1. Ackrill himself has been criticized on just this point. Thus E. Halper, in "Ackrill, Aristotle, and Analytic Philosophy," Ancient Philosophy Vol. 2 No. 2 (1982), pp. 142-151, criticizes Aristotle the Philosopher for Ackrill's assumption that Aristotle is an ordinary language philosopher. "... Aristotle is not self-consciously engaged in linguistic or conceptual analysis... Rightly or wrongly, he thinks that he is making claims about the world" (148). But Ackrill nowhere claims that either he or Aristotle is interested in language for its own sake. Rather, he takes Aristotle to (correctly) believe that an investigation of how we normally talk about reality is a necessary prerequisite for resolving metaphysical issues which concern the world itself.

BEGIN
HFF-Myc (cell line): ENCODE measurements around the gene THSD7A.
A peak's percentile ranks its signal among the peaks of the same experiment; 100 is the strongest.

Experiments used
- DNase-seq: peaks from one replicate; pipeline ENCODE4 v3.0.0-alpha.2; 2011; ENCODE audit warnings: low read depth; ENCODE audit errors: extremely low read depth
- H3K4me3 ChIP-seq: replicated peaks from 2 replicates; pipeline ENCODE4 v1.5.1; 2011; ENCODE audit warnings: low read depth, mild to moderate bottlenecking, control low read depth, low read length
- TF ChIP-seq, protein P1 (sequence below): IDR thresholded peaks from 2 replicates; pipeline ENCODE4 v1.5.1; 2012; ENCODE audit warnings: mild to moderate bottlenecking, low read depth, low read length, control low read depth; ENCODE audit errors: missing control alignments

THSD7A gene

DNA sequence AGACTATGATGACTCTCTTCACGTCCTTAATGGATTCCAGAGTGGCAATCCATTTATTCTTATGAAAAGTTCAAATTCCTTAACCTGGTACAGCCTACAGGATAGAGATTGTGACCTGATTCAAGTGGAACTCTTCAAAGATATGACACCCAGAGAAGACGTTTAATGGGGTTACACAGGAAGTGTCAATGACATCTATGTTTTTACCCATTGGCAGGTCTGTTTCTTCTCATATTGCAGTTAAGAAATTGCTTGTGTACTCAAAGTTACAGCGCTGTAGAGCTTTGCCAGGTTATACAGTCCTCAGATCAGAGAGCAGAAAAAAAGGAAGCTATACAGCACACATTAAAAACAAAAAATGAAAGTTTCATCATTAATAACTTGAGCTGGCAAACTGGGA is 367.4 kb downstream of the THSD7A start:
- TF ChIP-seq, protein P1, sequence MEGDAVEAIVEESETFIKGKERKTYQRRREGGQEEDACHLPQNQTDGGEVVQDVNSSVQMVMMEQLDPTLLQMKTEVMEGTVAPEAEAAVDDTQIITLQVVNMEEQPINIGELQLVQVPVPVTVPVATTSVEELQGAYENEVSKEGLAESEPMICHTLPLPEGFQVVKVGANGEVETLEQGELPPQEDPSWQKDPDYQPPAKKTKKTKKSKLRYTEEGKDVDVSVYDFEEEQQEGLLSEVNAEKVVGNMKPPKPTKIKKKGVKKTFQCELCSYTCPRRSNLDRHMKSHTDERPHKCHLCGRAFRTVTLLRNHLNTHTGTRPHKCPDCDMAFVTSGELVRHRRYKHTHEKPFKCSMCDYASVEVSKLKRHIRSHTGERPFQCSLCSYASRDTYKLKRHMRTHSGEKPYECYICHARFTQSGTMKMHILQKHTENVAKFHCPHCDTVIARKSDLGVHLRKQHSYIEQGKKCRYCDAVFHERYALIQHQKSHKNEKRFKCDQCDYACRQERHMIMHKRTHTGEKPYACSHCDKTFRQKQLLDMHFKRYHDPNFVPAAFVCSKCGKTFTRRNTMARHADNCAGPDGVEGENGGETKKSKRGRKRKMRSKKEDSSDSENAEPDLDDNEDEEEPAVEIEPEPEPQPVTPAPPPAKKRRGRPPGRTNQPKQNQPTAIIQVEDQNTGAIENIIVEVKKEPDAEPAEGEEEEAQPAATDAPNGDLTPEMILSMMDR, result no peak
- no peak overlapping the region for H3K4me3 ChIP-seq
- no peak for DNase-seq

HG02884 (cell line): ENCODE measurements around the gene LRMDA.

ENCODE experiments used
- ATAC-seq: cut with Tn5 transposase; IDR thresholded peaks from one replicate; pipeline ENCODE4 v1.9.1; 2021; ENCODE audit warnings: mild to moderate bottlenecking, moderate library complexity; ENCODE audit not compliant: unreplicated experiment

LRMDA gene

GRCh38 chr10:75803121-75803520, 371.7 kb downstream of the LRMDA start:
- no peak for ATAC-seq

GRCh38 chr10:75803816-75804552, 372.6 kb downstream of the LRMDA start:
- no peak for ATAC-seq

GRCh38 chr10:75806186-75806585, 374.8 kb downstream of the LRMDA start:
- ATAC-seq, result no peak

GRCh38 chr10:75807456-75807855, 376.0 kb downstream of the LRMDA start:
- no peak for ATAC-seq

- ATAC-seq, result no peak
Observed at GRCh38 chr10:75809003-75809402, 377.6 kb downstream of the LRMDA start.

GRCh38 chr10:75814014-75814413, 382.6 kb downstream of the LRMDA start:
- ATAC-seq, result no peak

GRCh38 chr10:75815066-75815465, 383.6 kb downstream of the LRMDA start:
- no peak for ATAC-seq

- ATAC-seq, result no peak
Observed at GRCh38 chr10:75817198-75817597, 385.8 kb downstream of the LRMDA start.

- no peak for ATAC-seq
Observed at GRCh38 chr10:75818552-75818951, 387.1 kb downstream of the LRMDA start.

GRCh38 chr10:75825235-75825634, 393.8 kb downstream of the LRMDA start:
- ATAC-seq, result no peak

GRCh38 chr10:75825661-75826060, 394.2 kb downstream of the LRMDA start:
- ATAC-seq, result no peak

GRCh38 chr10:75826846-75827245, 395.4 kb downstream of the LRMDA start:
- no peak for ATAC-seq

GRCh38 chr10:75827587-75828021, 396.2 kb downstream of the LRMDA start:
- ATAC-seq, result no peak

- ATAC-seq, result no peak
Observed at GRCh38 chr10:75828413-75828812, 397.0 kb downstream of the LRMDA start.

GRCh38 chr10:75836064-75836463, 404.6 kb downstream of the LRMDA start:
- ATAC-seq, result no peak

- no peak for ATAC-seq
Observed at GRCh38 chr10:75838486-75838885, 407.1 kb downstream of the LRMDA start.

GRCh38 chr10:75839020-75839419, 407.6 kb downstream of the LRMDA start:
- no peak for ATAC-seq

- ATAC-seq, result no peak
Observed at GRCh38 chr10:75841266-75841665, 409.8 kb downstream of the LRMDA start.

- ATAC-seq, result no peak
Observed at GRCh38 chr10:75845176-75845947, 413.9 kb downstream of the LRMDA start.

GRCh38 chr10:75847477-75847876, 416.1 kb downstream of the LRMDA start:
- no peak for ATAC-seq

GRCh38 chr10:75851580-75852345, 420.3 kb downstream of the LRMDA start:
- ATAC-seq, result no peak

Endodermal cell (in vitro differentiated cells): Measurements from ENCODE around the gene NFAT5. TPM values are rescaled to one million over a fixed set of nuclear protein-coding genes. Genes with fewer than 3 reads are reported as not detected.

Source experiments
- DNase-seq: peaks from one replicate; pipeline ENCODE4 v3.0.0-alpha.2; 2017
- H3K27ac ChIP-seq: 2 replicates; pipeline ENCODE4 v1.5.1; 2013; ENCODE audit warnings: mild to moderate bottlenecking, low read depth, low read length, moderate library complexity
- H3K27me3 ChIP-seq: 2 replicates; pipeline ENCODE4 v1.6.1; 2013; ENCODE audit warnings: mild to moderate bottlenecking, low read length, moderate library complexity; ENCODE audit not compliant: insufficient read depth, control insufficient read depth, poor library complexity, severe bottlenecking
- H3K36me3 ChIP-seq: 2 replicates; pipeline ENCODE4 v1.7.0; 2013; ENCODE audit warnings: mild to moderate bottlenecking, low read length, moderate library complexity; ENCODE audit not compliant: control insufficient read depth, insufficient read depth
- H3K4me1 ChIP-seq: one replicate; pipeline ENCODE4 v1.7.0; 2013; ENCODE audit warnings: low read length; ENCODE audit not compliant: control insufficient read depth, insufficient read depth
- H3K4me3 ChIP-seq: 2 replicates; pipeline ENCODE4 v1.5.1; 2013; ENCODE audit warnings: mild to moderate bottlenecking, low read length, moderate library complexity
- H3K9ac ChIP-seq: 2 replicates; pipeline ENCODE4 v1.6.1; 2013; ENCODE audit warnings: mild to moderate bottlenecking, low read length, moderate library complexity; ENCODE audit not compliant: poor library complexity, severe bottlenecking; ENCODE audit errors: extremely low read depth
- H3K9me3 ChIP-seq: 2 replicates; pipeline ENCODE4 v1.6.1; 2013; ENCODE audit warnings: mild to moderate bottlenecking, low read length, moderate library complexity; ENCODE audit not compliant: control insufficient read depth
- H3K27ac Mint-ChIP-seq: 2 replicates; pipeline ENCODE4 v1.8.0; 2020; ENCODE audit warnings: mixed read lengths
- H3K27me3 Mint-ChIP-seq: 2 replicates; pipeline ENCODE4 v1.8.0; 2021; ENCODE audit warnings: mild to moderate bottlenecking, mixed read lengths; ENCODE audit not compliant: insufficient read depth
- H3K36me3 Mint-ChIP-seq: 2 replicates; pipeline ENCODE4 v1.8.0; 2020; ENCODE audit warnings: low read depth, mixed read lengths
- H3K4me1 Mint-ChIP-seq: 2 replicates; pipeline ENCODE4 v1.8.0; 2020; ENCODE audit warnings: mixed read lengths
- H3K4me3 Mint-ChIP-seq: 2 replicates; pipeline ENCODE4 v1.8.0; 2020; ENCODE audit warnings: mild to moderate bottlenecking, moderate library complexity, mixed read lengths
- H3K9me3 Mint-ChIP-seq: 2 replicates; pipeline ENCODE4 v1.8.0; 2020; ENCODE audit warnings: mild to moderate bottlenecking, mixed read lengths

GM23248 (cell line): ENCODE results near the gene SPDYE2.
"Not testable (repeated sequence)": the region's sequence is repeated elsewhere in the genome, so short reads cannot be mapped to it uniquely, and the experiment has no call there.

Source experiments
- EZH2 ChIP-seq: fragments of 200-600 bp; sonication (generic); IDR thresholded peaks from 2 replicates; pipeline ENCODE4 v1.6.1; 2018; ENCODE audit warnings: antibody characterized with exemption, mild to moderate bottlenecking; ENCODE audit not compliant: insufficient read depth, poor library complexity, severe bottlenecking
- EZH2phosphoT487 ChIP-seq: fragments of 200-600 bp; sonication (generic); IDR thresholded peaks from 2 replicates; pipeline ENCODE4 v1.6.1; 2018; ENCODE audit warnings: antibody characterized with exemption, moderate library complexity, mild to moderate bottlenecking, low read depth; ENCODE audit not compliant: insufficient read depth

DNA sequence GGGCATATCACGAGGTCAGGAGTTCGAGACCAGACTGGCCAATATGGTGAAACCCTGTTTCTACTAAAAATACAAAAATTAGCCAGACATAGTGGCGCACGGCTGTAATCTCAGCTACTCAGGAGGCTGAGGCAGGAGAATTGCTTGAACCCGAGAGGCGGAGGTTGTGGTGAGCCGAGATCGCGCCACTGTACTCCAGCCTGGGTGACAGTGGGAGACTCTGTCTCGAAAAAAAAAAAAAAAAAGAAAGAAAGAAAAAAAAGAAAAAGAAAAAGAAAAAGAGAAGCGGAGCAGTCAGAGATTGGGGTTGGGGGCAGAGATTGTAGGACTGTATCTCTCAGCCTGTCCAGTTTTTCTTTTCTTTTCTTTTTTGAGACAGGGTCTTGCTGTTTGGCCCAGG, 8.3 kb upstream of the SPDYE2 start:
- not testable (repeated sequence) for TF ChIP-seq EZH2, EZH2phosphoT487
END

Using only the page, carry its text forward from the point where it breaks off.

2. C. Kahn, "The Greek Verb 'To Be' and the Concept of Being," Foundations of Language 2 (1966), pp. 245-65 and The Verb "Be" in Ancient Greek (Dordrecht, Neth., 1973); G. E. L. Owen, "Plato on Not-Being," in Plato I: Metaphysics and Epistemology, ed. G. Vlastos (Garden City, NY, 1970, repr. South Bend, IN, 1978), pp. 223-67, repr. in G. E. L. Owen, Logic, Science, and Dialectic, ed. M. C. Nussbaum (Ithaca, NY, 1986), pp. 104-37.  

3. M. L. Gill, Aristotle on Substance: The Paradox of Unity (Princeton, 1989), pp. 126-138; J. Whiting, "Living Bodies," in M. C. Nussbaum and A. O. Rorty, edd., Essays on Aristotle's De Anima (Oxford, 1992), pp. 75-91.